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Alveolar Expansion Technique for Extraction of Third Molars (Wisdom Teeth)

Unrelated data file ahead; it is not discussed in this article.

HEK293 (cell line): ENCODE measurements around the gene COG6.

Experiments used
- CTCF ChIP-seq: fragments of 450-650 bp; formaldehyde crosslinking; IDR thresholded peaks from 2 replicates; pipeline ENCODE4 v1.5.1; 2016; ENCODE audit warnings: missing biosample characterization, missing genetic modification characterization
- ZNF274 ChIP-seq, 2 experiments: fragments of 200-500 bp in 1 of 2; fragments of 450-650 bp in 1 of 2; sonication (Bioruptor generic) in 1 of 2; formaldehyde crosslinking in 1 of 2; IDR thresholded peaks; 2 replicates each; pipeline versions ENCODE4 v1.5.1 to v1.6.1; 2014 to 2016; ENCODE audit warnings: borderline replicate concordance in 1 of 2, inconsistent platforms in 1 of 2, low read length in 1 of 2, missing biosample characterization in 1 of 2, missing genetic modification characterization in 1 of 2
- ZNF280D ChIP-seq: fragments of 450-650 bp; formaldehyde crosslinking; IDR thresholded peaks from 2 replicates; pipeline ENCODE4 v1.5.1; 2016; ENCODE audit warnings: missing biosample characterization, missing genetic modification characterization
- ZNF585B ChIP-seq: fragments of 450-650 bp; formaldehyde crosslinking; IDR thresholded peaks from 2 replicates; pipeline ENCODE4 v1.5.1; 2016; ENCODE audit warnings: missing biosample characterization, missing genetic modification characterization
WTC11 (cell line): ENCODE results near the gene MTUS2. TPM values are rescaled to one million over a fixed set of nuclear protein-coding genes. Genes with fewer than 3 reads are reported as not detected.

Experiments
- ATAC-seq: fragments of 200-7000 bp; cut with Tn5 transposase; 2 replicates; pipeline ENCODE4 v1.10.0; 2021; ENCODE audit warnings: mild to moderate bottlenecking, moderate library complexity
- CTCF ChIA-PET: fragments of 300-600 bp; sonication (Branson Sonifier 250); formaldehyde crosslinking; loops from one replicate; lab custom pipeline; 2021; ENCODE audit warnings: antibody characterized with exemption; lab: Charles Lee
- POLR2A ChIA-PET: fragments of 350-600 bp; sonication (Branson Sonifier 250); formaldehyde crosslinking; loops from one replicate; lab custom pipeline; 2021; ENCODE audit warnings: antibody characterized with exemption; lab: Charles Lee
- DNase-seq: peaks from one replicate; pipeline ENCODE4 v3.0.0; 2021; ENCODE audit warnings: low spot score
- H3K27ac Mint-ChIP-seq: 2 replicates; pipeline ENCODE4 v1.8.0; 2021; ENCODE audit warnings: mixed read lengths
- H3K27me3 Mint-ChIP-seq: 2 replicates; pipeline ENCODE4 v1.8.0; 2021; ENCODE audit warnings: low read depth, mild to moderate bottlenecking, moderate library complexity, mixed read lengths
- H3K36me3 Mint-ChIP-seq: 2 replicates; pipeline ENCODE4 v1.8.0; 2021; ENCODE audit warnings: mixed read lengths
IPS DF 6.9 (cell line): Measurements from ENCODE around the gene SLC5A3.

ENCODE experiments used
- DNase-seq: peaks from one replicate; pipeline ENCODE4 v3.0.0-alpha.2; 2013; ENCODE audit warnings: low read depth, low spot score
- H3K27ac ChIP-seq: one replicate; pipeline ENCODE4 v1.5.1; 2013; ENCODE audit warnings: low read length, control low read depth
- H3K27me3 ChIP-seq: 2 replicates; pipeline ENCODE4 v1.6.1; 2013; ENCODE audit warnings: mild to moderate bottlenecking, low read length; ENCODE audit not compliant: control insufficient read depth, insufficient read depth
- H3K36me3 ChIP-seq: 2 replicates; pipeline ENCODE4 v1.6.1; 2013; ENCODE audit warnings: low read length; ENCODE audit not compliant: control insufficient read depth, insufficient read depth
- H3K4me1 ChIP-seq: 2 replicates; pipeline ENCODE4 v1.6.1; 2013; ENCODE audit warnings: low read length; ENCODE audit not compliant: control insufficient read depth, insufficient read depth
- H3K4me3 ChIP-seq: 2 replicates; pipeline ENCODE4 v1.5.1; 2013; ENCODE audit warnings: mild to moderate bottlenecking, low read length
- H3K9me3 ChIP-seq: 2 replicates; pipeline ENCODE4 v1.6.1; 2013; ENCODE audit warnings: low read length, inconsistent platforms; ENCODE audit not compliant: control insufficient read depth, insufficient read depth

An interesting study titled “Comparison of an alveolar expansion technique and buccal guttering technique in the extraction of mandibular third molar. A pilot study,” appeared in the Open Journal of Stomatology (vol 1, pages 103-108, 2011) written by Babatunde O. Akinbami and Lukcy I. Ofomala from Nigeria. As stated in the abstract the background for this study was “The over-ambitious use of surgical drills for almost every case of third molar impaction is on the increase in most established oral surgery centers. The purpose of this study was to assess and compare the severity of post operative symptoms of swelling and pain that accompany the use of surgical drill in the buccal guttering technique and the non application of drill in an alveolar expansion technique.” The authors open in the introduction by discussion how bone around impacted third molar teeth is usually dense and can require the use of cutting drills which can cause vibration and friction. A total of 10 patients were included in the study. Five patients had the guttering technique performed on the right side and alveolar expansion technique on the left side, 3 patients had the alveolar expansion technique performed on the right side and buccal […]